April 07, 2008

Wyden: Reform is Needed to Fix America's Broken Health Care System

Wyden Speaks at American Hospital Association Annual Meeting

WASHINGTON, DC - Reaching out to key players in the debate over comprehensive health care reform, U.S. Senator Ron Wyden (D-Ore.) spoke today at the 2008 American Hospital Association Annual Meeting about the Healthy Americans Act (S. 334), the first bipartisan, comprehensive health reform bill in more than 13 years.

Wyden spoke about the mounting set of problems hospitals face:

"Hospital administrators wrestle with the same huge problems every day: increasing amounts of bad debt, growing numbers of uninsured, and larger amounts of unreimbursed Medicaid expenses. These problems are byproducts of a broken health care system.

"Fourteen Senators - seven Democrats and seven Republicans - have legislation that they believe can remedy these problems. Like the American Hospital Association's Health for Life program, the Healthy Americans Act requires universal coverage, increased subsidies to people who can't afford coverage, comprehensive insurance reform, helping patients to buy ‘value' through comparative effectiveness analysis, and a new, aggressive focus on wellness.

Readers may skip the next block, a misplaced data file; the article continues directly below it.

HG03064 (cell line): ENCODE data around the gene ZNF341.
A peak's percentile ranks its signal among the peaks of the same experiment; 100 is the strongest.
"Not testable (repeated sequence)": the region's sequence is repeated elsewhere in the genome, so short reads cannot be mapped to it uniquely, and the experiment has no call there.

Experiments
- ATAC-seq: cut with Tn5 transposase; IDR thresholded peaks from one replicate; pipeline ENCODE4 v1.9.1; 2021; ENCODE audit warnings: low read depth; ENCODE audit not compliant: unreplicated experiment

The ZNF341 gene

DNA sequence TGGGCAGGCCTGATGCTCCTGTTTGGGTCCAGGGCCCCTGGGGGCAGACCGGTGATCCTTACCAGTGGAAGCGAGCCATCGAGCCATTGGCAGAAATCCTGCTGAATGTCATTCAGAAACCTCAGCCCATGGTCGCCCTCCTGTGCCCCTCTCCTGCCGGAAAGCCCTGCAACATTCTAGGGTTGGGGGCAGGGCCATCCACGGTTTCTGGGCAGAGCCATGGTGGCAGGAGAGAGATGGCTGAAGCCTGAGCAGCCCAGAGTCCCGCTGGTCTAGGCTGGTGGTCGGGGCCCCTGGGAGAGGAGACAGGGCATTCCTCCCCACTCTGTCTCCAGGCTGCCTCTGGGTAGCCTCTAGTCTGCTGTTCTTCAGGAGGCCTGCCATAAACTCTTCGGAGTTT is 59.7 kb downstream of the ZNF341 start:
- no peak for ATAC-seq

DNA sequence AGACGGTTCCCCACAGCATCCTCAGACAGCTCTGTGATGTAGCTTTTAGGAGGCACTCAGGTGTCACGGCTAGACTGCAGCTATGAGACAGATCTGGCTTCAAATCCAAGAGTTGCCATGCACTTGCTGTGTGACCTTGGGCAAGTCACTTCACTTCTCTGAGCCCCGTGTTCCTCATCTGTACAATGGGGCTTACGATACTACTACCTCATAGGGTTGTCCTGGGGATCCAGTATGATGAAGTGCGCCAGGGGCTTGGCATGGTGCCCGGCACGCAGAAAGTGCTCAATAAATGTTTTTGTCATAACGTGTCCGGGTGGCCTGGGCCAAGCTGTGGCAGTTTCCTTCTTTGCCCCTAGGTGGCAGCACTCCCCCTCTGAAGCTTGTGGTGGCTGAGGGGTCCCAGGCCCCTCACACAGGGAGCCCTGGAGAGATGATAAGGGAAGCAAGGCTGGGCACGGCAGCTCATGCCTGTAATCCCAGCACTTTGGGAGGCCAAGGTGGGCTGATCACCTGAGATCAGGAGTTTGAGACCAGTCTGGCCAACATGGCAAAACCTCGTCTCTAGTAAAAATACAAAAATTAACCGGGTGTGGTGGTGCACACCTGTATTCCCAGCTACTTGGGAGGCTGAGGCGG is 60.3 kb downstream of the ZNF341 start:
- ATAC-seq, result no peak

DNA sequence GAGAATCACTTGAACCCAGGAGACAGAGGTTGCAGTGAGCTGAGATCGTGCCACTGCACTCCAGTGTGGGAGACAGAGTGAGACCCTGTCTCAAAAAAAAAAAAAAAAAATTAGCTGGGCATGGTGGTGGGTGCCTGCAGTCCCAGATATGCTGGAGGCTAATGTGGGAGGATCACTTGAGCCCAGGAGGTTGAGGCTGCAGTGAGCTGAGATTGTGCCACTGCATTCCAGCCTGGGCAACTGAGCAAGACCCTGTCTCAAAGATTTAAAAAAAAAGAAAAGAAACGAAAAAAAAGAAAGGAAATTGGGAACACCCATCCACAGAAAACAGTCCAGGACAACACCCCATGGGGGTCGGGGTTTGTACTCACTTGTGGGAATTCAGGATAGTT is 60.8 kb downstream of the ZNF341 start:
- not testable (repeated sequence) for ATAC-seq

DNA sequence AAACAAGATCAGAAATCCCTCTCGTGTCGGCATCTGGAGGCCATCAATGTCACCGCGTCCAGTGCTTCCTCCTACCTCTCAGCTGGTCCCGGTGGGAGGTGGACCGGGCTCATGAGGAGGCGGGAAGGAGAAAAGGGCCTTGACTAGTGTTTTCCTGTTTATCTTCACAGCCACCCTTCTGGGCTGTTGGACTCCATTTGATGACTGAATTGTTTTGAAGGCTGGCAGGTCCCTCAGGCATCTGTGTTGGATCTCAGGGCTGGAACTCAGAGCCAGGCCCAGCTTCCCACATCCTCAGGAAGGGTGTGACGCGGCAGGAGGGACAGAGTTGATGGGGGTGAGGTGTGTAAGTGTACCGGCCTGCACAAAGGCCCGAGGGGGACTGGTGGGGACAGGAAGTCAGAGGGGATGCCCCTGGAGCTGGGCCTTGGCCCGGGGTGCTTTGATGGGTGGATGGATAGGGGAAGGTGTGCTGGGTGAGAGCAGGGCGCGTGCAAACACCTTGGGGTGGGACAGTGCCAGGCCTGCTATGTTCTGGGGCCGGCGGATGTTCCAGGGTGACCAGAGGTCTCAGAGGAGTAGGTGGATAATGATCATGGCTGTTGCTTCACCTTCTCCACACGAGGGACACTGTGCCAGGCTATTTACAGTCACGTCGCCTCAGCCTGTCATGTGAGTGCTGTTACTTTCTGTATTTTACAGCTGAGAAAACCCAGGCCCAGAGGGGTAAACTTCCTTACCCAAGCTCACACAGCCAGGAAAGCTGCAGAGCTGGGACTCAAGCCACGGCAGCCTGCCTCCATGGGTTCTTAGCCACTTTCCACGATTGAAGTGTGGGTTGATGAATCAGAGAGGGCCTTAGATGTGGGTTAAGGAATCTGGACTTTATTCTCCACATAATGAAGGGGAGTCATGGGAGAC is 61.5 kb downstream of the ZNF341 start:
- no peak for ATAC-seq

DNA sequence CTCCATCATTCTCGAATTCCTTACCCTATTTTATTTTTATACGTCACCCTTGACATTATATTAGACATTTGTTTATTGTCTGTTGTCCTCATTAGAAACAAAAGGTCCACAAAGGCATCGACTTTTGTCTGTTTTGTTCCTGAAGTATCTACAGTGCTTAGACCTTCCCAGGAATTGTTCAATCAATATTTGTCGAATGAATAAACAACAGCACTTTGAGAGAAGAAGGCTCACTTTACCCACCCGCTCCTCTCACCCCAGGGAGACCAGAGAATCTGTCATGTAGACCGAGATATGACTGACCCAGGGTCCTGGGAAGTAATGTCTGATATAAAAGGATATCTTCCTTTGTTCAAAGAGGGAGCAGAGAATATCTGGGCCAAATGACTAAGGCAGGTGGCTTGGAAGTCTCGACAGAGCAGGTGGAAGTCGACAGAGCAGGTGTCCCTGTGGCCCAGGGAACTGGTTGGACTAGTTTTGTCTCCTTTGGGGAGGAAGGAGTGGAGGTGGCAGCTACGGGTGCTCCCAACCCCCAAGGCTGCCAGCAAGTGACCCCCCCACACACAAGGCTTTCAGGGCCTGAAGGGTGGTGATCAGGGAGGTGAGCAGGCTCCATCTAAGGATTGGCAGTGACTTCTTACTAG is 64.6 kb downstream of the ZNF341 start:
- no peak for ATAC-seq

"According to federal law, hospitals must treat patients who are uninsured. Under the Healthy Americans Act, all Americans would have private health insurance at least as good as Members of Congress enjoy. Hospital administrators would be reimbursed for coverage that is now uncompensated and at higher rates."

Introduced by Wyden and Senator Bob Bennett (R-UT), the Healthy Americans Act guarantees that every American can afford quality, private health insurance. In addition, Wyden-Bennett would: give Americans choice in where they get their health care; break the link between employment and insurance to make health care portable from job to job (and continue if you lose your job); promote personal responsibility and preventative medicine and reform the insurance market so that insurers are forced to compete on price, benefits and quality.

An independent analysis conducted by the Lewin Group estimates that even covering all Americans, the Healthy Americans Act could save more than $1.5 trillion in health care spending over the next 10 years. For more information visit: http://wyden.senate.gov/haa.